Wednesday, June 28, 2006

Dear _____________,

Dear Mr. Pettitte,

Sorry that you lost today. You didn't deserve to, you tried really hard and pitched your ass off, for the most part. I've always had a soft spot for you for some reason, and I hope the rest of your season goes better than the first half has.*

Your friend,

P.S. * But since you play for the Astros, I wouldn't hold my breath.

* * * * *

Dear rest-of-the-Astros,

WHAT THE HELL ARE YOU DOING? What's that? You say, 'we don't know'? As in, you don't know what you're doing, perhaps?

Well, that much is very evident.

Get a freakin' clue.

Not friends,

* * * * *


I feel better.

Okay, on second thought, not really.

Today was such a dismal waste of a decent pitching performance by Andy Pettitte. I suspect that what I feared has started to occur--now the Astros are starting to get uncomfortable (yes, hello! half the freakin' season is over, guys!) and are starting to press a bit. Errors and gaffes of all sorts abounded in the game today. Even Jim Deshaies, in the ninth inning, upon learning that Justin Verlander only threw 99 pitches through 8 innings, burst out with, "That's it? They deserve to lose!" It was a very spontaneous remark, you could tell, and therefore all the more, well, telling of his opinion of their current play. Others in the blogosphere are starting to mirror that opinion.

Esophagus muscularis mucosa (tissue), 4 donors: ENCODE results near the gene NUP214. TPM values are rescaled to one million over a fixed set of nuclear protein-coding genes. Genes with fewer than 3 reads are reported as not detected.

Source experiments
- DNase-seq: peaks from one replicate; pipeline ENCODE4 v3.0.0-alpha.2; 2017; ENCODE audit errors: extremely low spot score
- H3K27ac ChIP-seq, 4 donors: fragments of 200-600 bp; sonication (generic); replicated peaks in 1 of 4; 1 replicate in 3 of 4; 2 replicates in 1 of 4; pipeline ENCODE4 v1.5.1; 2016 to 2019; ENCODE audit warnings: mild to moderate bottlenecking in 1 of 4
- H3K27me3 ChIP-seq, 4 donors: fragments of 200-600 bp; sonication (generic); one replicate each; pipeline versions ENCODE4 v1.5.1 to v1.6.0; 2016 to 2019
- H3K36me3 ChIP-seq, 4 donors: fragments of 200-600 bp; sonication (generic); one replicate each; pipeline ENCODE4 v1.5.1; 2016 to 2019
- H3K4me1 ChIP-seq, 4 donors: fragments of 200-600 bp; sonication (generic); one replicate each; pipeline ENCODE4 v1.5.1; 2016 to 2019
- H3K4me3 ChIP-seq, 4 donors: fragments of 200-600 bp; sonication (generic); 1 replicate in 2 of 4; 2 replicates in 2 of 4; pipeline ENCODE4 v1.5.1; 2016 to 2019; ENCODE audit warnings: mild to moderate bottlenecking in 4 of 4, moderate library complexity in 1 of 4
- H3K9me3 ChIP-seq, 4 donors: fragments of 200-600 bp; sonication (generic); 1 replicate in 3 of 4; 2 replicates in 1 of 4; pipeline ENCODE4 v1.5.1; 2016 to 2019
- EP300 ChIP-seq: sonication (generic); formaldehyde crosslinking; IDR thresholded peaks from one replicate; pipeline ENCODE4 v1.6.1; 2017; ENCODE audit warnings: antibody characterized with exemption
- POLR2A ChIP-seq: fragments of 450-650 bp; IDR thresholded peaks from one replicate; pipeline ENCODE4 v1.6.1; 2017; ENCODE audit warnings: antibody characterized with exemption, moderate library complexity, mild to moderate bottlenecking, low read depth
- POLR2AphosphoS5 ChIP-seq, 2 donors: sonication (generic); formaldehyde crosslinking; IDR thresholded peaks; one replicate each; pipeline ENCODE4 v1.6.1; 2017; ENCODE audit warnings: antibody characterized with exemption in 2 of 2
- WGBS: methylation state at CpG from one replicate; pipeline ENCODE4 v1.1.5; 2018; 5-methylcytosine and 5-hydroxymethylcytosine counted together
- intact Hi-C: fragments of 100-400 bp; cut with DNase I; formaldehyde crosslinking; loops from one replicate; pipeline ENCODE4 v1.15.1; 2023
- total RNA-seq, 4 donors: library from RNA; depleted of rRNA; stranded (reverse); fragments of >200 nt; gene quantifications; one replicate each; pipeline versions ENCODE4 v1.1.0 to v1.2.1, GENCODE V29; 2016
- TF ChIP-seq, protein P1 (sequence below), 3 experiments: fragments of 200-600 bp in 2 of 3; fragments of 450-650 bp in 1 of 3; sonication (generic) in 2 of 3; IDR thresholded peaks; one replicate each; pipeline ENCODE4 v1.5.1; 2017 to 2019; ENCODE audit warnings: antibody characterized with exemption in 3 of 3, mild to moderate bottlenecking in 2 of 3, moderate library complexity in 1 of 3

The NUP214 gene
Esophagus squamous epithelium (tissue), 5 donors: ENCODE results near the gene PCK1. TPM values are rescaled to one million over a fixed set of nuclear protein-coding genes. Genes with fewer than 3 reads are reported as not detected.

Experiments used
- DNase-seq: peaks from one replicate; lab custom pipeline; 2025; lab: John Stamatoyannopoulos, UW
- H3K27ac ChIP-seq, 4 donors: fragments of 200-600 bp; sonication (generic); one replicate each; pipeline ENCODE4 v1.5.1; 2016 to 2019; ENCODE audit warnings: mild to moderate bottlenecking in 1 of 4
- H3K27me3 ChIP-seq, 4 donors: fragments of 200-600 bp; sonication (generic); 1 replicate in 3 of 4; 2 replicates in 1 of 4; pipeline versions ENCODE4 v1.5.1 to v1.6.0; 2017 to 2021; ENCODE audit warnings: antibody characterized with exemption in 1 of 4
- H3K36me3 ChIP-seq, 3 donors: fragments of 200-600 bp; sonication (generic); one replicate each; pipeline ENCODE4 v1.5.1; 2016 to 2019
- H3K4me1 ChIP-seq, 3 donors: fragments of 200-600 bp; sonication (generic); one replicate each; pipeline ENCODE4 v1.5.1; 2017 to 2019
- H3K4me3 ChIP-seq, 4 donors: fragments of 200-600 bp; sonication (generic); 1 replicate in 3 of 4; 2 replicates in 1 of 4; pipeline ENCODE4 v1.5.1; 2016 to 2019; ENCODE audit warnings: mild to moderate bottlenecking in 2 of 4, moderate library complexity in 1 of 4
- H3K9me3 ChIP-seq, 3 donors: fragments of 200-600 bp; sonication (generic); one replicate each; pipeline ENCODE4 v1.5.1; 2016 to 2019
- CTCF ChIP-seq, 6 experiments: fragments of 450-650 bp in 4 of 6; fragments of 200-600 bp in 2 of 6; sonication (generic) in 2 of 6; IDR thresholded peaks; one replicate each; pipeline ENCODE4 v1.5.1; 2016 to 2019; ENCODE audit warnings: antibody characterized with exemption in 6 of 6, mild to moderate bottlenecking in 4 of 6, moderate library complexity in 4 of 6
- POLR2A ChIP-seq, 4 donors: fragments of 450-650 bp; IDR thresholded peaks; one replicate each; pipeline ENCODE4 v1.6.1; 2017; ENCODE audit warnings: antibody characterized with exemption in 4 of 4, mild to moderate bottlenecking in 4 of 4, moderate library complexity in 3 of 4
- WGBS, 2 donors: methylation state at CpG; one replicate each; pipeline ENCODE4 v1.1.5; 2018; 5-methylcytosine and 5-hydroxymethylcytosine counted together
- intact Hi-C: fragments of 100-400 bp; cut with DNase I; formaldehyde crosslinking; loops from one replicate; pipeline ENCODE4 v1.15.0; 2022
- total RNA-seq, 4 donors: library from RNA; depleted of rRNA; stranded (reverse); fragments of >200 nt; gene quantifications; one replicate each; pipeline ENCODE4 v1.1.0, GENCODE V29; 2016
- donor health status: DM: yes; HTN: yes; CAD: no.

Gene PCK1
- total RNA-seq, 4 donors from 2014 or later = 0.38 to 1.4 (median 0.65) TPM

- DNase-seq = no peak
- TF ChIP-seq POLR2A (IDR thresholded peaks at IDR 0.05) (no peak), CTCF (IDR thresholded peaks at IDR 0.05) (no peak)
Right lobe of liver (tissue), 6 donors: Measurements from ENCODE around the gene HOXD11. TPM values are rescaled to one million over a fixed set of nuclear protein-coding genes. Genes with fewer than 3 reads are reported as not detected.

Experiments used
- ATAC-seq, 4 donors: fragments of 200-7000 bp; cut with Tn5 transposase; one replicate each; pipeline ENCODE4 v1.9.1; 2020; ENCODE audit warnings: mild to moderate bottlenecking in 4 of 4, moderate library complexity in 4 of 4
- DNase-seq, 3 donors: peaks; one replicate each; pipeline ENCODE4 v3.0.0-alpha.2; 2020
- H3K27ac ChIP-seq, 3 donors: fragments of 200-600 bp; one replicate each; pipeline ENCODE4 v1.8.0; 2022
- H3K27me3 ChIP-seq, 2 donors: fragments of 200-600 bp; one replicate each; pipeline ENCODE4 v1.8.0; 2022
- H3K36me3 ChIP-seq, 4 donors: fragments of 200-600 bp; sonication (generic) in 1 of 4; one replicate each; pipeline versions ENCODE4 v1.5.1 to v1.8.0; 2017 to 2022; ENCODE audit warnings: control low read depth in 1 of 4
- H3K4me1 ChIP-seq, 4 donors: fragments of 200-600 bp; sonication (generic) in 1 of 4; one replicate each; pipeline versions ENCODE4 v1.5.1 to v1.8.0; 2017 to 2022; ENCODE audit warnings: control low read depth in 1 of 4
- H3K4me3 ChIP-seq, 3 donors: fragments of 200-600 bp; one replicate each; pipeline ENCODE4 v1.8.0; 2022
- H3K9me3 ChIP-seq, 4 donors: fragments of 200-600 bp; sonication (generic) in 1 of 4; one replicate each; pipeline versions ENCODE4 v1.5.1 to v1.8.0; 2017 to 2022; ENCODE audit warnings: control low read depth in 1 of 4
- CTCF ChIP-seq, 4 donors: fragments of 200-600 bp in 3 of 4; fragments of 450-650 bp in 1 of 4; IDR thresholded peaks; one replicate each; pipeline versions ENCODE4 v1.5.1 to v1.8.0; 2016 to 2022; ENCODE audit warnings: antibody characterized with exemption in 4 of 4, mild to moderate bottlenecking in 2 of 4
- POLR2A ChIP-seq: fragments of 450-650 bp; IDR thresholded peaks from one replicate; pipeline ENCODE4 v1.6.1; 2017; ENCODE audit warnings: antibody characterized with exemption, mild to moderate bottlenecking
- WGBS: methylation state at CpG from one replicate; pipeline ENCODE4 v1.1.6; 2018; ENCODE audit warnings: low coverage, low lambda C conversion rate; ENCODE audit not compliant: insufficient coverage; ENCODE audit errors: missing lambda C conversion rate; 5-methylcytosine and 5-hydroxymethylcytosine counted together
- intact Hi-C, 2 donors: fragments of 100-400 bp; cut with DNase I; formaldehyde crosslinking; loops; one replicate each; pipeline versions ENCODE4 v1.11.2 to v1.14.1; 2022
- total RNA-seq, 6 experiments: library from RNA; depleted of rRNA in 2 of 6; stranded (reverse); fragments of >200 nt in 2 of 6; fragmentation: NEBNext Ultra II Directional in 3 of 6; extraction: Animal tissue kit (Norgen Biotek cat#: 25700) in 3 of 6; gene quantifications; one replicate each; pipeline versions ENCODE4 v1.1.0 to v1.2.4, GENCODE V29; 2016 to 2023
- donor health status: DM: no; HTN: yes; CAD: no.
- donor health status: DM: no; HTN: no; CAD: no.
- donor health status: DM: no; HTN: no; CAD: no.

I’ve thought for a while now that things weren't so rosy in Astroland. But I hate to express such pessimism, for I always fear that it might reflect a fair-weather attitude, my being spoiled by success. And I do despise fair-weather fans, especially those who only buy tickets for the playoffs. But I also have been forced to reflect on the current season and the pervading slump. In my little Pollyanna universe, true fans stick with their club through thick and thin. But when does it become a risk and reward conflict? How much of my life do I want to spend watching a game that, at present, depresses me?

I just don't know the answer today.

Monday, June 26, 2006

I'm a bad, bad fan

I look at last night's game, and while grateful for the win, am appalled by the performance of the bullpen.

Thank goodness somebody sees the glass as half full.

10-9 in 13


Thank God for a win.

And against the White Sox!